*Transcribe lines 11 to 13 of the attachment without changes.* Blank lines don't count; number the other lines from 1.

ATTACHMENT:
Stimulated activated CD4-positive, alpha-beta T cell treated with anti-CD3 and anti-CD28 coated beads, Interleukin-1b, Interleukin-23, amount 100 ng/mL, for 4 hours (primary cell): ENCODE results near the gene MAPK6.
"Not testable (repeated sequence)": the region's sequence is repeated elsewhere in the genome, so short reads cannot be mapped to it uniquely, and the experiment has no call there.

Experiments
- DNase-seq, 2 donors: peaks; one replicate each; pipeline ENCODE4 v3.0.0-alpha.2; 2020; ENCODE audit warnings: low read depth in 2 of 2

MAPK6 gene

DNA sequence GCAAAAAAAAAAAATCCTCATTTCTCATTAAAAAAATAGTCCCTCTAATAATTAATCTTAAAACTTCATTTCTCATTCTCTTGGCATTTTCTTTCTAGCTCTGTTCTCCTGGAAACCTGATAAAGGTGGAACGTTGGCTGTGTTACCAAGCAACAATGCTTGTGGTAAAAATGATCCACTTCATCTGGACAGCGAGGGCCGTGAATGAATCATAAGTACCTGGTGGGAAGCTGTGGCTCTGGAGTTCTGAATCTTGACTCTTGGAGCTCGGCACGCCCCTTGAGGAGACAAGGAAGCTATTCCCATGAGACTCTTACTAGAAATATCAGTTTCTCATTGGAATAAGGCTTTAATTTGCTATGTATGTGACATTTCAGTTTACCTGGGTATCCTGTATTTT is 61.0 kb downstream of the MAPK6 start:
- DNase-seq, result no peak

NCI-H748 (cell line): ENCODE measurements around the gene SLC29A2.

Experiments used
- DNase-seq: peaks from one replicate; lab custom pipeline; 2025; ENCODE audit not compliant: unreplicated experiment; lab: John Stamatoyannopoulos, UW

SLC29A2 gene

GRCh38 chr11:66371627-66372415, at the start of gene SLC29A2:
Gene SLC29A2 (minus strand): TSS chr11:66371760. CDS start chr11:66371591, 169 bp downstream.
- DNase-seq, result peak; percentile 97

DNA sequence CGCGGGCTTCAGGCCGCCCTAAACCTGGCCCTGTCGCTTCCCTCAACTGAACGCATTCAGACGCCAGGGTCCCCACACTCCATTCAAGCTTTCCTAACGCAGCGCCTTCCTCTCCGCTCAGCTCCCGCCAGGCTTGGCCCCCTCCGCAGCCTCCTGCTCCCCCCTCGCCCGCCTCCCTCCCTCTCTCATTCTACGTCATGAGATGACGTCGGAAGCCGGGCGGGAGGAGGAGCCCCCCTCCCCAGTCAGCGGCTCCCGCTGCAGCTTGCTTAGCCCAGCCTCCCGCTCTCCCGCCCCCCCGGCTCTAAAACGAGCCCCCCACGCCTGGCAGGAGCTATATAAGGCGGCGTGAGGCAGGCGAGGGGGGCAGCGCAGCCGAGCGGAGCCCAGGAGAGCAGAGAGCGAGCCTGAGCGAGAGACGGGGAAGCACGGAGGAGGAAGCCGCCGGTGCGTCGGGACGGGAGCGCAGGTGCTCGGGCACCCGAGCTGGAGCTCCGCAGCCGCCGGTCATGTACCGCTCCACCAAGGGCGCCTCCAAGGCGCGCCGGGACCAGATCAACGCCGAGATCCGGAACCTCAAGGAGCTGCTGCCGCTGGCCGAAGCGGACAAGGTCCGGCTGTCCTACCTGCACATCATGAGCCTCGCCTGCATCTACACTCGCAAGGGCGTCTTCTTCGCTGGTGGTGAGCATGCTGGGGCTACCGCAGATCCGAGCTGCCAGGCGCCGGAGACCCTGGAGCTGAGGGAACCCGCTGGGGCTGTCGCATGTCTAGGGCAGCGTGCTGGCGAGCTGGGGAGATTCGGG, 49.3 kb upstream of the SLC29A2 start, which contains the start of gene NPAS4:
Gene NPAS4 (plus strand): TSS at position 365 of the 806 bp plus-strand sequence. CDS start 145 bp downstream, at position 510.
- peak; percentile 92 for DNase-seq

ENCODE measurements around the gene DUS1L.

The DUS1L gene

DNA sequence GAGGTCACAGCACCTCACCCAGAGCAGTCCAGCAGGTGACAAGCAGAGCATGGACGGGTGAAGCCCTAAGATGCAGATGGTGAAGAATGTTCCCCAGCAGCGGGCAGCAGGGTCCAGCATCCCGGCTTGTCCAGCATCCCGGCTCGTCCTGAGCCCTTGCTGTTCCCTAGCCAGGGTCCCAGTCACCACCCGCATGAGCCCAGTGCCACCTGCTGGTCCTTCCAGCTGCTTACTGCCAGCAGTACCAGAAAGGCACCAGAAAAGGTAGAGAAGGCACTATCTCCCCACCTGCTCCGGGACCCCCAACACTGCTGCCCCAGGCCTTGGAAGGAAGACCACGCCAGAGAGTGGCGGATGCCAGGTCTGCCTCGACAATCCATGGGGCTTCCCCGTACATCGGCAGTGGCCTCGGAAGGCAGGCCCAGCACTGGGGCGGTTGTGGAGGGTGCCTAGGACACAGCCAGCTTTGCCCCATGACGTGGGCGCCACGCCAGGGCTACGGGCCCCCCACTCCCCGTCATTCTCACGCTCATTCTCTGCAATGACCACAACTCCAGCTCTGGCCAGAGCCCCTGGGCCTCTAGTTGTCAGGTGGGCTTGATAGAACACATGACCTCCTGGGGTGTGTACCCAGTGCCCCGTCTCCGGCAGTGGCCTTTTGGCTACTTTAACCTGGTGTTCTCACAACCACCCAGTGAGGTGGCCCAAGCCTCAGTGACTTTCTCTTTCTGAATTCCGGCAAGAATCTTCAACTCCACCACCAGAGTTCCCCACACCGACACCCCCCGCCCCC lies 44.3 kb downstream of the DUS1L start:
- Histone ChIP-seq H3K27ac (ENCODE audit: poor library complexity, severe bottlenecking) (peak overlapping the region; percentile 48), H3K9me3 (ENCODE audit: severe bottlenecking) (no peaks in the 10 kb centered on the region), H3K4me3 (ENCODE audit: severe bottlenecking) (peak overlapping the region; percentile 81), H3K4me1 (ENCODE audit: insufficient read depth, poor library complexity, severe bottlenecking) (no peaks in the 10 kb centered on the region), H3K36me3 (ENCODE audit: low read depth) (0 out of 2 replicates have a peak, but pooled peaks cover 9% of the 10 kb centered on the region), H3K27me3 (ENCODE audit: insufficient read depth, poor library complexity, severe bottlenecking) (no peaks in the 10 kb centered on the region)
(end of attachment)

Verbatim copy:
SLC29A2 gene

GRCh38 chr11:66371627-66372415, at the start of gene SLC29A2:
Gene SLC29A2 (minus strand): TSS chr11:66371760. CDS start chr11:66371591, 169 bp downstream.